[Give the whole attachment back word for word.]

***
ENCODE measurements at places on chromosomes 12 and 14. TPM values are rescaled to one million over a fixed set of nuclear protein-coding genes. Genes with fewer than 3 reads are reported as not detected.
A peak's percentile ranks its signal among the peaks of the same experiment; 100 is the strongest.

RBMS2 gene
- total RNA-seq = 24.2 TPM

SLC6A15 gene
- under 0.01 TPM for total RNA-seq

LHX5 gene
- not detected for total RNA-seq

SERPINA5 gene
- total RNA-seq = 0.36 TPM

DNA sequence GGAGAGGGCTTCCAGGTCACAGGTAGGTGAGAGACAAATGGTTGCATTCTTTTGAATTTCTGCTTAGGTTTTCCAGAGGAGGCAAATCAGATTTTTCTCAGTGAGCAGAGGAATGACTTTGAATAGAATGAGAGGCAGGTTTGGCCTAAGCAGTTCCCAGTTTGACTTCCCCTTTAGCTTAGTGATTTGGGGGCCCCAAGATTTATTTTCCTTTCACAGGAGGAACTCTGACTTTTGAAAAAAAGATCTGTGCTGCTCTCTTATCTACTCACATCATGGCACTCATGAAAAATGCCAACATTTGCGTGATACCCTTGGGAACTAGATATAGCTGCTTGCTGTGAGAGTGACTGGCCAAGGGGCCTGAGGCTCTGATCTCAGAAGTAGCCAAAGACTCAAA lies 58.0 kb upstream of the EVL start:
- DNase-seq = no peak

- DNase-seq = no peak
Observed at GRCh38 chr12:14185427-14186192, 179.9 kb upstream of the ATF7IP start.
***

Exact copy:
ENCODE measurements at places on chromosomes 12 and 14. TPM values are rescaled to one million over a fixed set of nuclear protein-coding genes. Genes with fewer than 3 reads are reported as not detected.
A peak's percentile ranks its signal among the peaks of the same experiment; 100 is the strongest.

RBMS2 gene
- total RNA-seq = 24.2 TPM

SLC6A15 gene
- under 0.01 TPM for total RNA-seq

LHX5 gene
- not detected for total RNA-seq

SERPINA5 gene
- total RNA-seq = 0.36 TPM

DNA sequence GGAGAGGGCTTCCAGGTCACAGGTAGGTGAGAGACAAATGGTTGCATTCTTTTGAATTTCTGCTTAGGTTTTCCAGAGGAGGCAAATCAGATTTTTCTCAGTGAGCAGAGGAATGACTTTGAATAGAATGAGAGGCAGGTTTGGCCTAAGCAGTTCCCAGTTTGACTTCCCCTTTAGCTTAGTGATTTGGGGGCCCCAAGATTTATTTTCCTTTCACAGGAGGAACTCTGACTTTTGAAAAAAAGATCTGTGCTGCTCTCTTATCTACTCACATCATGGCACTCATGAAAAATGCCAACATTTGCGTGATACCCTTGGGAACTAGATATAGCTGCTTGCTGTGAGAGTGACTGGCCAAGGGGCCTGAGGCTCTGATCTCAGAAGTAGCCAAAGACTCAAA lies 58.0 kb upstream of the EVL start:
- DNase-seq = no peak

- DNase-seq = no peak
Observed at GRCh38 chr12:14185427-14186192, 179.9 kb upstream of the ATF7IP start.